13. I look forward to hearing your thoughts on it. I never met Al or John, but have chatted with them quite a bit over the phone and knew Al pretty well. I am glad that he finally shared their research publicly. It was a pain knowing their research for over a decade and not being able to talk about it except in general terms. I did appreciate Al's mentoring over the years though and what they researched is an important part of our knowledge of Wootz steel.
  14. I just found out that John Verhoeven just printed a book about his and Al Pendray's work on replicating Wootz and their findings. I have yet to get a copy of it, but I know John and having read pretty much everything that he has written on the subject I know it will be well worth the money. It is currently selling for around $30 on Amazon. https://www.amazon.com/Damascus-Steel-Swords-Solving-Mystery/dp/6139884837/ref=sr_1_1?s=books&ie=UTF8&qid=1535108423&sr=1-1&keywords=john+Verhoeven Al and John focused on one specific type of patterning in Wootz, the Black Wootz or Kara Khorasan pattern. Their findings were focused on that pattern, but most of what they found out also applies to the general world of Wootz making and John, being a top notch teacher of metallurgy, will not disappoint I am sure. Tim.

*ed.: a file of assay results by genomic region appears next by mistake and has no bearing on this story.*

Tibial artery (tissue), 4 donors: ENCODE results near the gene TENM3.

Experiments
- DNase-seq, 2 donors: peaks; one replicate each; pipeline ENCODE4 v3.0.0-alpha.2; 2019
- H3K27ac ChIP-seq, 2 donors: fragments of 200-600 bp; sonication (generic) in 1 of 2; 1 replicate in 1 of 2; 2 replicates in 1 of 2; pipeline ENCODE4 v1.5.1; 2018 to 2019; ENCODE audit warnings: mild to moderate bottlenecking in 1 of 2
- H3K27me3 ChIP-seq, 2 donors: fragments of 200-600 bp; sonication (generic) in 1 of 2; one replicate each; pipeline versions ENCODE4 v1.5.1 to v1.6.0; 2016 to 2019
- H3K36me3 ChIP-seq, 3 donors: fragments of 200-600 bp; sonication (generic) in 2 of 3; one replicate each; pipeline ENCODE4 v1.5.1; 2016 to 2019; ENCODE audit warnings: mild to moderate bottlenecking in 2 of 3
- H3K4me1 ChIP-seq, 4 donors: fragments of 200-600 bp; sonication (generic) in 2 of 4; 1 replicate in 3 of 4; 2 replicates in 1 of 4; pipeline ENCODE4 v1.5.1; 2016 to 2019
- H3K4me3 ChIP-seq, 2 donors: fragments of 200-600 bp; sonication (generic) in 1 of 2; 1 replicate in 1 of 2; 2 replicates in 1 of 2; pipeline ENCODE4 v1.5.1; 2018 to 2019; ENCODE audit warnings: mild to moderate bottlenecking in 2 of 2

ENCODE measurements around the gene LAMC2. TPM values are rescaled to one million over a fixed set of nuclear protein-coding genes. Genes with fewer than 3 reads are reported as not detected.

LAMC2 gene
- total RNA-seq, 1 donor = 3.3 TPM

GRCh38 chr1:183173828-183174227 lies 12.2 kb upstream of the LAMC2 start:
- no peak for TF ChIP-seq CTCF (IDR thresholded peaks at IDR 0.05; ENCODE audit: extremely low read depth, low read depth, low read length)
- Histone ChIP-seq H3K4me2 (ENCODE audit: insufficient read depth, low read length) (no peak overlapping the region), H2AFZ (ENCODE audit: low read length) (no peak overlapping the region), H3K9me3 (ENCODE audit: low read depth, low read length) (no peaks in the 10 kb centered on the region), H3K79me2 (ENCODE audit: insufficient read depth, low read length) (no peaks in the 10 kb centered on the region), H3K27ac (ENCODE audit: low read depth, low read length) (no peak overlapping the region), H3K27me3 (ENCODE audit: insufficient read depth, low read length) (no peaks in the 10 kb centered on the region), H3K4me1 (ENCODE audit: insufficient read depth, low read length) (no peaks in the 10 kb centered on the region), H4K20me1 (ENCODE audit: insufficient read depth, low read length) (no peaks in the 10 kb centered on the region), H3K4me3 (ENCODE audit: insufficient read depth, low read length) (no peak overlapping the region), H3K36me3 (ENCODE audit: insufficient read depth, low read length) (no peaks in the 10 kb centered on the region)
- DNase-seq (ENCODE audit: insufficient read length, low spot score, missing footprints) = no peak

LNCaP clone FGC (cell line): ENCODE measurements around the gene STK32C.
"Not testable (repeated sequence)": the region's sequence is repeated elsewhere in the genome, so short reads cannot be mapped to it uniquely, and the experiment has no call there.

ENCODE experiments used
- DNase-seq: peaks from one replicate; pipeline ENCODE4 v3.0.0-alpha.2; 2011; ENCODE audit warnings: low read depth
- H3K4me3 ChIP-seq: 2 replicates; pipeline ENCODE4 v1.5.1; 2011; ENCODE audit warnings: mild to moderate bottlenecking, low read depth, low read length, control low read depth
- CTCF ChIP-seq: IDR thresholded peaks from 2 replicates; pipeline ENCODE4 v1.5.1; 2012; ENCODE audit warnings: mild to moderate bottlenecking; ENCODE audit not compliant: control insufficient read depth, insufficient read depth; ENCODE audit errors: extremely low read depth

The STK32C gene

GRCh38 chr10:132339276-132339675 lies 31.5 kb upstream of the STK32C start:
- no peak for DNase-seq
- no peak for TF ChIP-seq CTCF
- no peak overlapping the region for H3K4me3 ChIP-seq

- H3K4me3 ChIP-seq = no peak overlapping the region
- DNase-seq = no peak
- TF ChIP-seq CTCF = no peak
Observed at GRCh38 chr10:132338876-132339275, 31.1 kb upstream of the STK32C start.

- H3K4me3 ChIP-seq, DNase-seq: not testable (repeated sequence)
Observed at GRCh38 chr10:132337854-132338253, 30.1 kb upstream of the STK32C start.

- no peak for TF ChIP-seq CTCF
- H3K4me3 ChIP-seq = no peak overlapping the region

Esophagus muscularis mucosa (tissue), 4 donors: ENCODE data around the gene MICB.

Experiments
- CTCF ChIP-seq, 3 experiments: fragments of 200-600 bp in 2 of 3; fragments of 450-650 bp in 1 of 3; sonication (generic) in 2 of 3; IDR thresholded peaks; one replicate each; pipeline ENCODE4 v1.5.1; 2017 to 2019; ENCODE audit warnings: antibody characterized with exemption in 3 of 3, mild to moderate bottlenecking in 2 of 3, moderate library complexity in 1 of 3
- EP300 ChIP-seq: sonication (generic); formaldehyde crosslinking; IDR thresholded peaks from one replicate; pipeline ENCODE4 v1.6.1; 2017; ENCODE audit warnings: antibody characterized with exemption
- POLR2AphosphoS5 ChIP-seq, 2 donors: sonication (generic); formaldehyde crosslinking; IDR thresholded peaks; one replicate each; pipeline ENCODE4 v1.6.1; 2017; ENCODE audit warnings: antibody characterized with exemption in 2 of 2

15. Gary, there were many sizes of ingots depending on the different uses and also the process used and the location.... and the century. Some ingots were round flat loaves, others were egg shaped, others were as you describe (from Hyderabad). The crucibles were sometimes fully closed and sealed, other times they had a hole in the lid to insert a rod, and other times there was no crucible at all (a bloomery furnace floor melt). The furnaces were in some cases open, heating the crucibles from below, some cases closed fully as you describe (at Merv) and some times able to be uncovered, checked and covered once again such as was used at Hyderabad in their round the clock process. It was there that they needed to know if the crucibles were ready to remove because of the cyclical process. As you can see, there were many different processes used in many different locations over a time period of close to 2000 years. Some crucibles were shaken, others were not but the final product was not controlled by the shaking, it was just a monitoring method. Much has been written on the web by misinformed individuals and some hold the understanding, incorrectly, that there was one "Wootz Process" which there was not. The only things that were consistent between all the Pulad/Bulat/Wootz processes was that a high carbon steel was produced and solidified into an ingot through medium to slow cooling and the resulting ingot was forged out into blades, tools or other useful items. Some ingots did not produce patterning due to insufficient dendritic structure in the ingot (through quick solidification), through incorrect forging temperatures, or through the ingots being so small that there was not enough reduction of thickness in the ingot to make the pattern visible. The ingots from southern India and Sri Lanka didn't produce a watered pattern as the ingots were rod like and too small in diameter, they were made into scissors, punches etc. There are few true researchers in this field and even some of the historical information can not be relied upon 100%. First hand accounts are the only accounts which are significant and what people said of the ingots in the past may or may not be true. It is a difficult task to weed out the facts from hearsay and rumour. Cheers, Tim.